Feeds

ToryDems stoke ID card 'bonfire'

Terminate ID commssioner and temps

Top three mobile application threats

Home Secretary Theresa May outlined the mechanics of scrapping the ID register yesterday as the bill to scrap the programme moved through the Commons.

Speaking at the second reading of the Bill to scrap the scheme, May said the scheme "represents the worst of government. It is intrusive and bullying, ineffective and expensive. It is an assault on individual liberty which does not promise a greater good.

"We have no hesitation in making the national identity card scheme an unfortunate footnote in history. There it should remain - a reminder of a less happy time when the Government allowed hubris to trump civil liberties."

For added spice she said that one month after Royal Assent, individuals will not be able to use their cards to prove their ID.

Asked by David Blunkett if this meant it would be illegal to use the cards, she said "I did not use the word 'illegal', except in relation to those who possess equipment for falsifying documents. I trust that, as a former Home Secretary, the right hon. gentleman is not intending to hold equipment for the falsification of documents."

More tangibly, she said scrapping the plan would save £86m over the next four years, and £800m over the next decade. The "net cost" of the bill will be £5m this year covering termination of contracts, contacting card holders, and laying off staff that can't redeployed.

"The post of Identity Commissioner will be abolished," she said. "The public panels and experts groups that were established by the Identity and Passport Service have already been disbanded, and 60 temporary staff in Durham have already been released early."

All information in the National Identity Register will be destroyed within two months of Royal Assent.

"Photographs and fingerprint biometrics will be securely destroyed. This will not be a literal bonfire of the last Government's vanities, but it will none the less be deeply satisfying. The national identity register will then cease to exist entirely."

Alan Johnson, the last Labour Home Secretary, described May's figures as "utter fantasy".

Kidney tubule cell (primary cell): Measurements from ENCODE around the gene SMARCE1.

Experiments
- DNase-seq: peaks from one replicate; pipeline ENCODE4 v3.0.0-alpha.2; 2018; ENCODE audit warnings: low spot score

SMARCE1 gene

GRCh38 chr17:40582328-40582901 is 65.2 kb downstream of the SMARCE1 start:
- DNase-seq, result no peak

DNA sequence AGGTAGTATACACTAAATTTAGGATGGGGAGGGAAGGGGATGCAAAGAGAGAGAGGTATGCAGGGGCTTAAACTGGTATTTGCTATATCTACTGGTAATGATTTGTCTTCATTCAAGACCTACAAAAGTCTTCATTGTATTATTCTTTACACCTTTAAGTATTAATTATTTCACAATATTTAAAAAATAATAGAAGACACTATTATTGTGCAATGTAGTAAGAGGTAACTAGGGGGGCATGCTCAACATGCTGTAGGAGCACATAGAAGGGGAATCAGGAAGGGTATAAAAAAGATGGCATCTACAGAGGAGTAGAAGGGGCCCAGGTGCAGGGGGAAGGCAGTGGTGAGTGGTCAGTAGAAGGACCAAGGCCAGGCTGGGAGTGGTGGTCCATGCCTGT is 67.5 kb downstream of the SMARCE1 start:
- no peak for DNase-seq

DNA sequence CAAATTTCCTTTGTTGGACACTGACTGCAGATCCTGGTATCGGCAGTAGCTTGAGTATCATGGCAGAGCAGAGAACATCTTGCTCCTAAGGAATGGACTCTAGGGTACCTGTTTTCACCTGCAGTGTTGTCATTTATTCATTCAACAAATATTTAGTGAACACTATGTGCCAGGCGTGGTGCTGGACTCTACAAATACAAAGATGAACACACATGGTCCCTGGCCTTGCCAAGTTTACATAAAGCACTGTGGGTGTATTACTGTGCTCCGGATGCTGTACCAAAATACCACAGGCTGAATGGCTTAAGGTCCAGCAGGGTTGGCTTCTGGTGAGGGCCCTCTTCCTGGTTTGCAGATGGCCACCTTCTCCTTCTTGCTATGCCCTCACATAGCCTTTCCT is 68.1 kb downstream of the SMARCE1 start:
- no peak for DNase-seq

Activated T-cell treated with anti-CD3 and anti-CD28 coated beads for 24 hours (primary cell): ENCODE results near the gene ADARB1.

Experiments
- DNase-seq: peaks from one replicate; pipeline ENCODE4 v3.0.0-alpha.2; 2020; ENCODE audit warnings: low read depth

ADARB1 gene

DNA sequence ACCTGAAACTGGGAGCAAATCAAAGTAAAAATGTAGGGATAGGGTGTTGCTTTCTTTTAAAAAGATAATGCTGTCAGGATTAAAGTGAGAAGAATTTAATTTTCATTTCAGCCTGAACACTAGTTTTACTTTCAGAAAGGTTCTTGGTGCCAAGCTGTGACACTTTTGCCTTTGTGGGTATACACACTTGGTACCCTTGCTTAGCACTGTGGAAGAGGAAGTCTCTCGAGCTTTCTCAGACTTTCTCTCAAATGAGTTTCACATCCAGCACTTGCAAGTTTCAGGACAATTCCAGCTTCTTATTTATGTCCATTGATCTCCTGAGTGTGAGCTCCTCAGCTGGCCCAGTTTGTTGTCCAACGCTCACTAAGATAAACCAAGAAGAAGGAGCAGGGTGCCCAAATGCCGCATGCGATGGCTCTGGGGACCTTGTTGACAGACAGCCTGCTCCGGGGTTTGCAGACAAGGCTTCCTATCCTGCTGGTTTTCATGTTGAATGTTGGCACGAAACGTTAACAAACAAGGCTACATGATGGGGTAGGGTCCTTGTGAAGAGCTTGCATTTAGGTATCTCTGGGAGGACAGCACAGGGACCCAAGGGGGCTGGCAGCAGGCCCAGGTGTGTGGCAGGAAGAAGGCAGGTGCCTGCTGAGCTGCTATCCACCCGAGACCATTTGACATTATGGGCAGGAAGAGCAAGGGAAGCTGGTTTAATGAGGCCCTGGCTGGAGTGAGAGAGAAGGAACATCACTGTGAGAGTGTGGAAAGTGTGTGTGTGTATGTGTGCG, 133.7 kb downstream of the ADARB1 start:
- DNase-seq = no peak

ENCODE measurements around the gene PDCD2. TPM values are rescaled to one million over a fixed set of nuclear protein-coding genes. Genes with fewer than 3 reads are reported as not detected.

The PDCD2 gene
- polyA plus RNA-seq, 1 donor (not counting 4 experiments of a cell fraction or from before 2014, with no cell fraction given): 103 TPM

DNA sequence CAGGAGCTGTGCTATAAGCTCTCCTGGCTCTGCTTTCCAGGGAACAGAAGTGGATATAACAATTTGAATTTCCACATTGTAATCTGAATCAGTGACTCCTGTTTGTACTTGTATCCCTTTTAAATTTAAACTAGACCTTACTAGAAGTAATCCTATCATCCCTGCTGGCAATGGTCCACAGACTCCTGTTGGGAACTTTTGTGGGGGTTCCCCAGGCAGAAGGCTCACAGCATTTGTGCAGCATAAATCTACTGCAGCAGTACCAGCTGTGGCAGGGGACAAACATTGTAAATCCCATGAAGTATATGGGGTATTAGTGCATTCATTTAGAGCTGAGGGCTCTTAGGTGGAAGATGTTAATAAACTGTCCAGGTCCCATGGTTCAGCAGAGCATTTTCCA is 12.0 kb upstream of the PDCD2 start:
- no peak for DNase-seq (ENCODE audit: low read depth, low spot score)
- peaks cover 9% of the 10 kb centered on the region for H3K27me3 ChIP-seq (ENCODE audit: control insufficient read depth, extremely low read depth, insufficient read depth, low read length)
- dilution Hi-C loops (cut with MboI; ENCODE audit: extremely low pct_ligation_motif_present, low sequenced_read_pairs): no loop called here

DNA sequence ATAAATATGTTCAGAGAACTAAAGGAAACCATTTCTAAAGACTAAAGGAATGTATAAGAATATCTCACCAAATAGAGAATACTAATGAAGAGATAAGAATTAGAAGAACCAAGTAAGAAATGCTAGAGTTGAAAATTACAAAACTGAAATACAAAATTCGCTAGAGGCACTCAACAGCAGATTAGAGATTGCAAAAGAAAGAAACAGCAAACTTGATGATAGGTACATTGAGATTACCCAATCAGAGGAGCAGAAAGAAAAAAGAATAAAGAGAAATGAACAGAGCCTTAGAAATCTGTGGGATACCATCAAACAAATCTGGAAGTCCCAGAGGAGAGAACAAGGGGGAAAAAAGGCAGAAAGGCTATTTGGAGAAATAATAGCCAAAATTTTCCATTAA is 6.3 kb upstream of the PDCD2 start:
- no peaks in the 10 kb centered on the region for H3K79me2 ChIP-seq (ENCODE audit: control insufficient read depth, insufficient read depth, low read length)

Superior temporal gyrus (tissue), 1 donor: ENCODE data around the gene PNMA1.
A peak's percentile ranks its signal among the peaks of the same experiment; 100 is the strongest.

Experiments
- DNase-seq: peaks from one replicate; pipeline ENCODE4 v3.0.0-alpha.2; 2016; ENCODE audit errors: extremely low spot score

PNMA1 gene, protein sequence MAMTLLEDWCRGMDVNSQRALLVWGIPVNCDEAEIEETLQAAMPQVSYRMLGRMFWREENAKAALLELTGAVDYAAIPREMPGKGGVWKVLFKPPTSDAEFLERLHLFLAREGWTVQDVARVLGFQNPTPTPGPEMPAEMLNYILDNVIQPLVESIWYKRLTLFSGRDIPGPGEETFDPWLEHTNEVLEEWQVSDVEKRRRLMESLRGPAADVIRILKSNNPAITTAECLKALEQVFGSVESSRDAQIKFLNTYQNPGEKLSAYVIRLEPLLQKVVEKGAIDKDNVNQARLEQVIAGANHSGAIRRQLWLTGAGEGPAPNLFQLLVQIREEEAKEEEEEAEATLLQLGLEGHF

"By cancelling the scheme, the Government remove the income stream but leave the cancellation costs, which the taxpayer will be forced to pay, and let us not forget the continuing cost to the economy of fraud, abuse of the NHS, illegal immigration and unauthorised working," he said.

"The Government will make not a saving, but a substantial loss."

May also rejected any suggestion that the government was being inconsistent by keeping ID cards for foreign nationals, saying the previous government had only rolled that programme into the National ID scheme to bolster it. ®

3 Big data security analytics techniques

More from The Register

next story
Putin tells Snowden: Russia conducts no US-style mass surveillance
Gov't is too broke for that, Russian prez says
Did a date calculation bug just cost hard-up Co-op Bank £110m?
And just when Brit banking org needs £400m to stay afloat
One year on: diplomatic fail as Chinese APT gangs get back to work
Mandiant says past 12 months shows Beijing won't call off its hackers
Lavabit loses contempt of court appeal over protecting Snowden, customers
Judges rule complaints about government power are too little, too late
MtGox chief Karpelès refuses to come to US for g-men's grilling
Bitcoin baron says he needs another lawyer for FinCEN chat
Don't let no-hire pact suit witnesses call Steve Jobs a bullyboy, plead Apple and Google
'Irrelevant' character evidence should be excluded – lawyers
EFF: Feds plan to put 52 MILLION FACES into recognition database
System would identify faces as part of biometrics collection
Edward Snowden on his Putin TV appearance: 'Why all the criticism?'
Denies Q&A cameo was meant to slam US, big-up Russia
Ex-Tony Blair adviser is new top boss at UK spy-hive GCHQ
Robert Hannigan to replace Sir Iain Lobban in the autumn
Reprieve for Weev: Court disowns AT&T hacker's conviction
Appeals court strikes down landmark sentence
prev story

Whitepapers

Securing web applications made simple and scalable
In this whitepaper learn how automated security testing can provide a simple and scalable way to protect your web applications.
3 Big data security analytics techniques
Applying these Big Data security analytics techniques can help you make your business safer by detecting attacks early, before significant damage is done.
The benefits of software based PBX
Why you should break free from your proprietary PBX and how to leverage your existing server hardware.
Top three mobile application threats
Learn about three of the top mobile application security threats facing businesses today and recommendations on how to mitigate the risk.
Combat fraud and increase customer satisfaction
Based on their experience using HP ArcSight Enterprise Security Manager for IT security operations, Finansbank moved to HP ArcSight ESM for fraud management.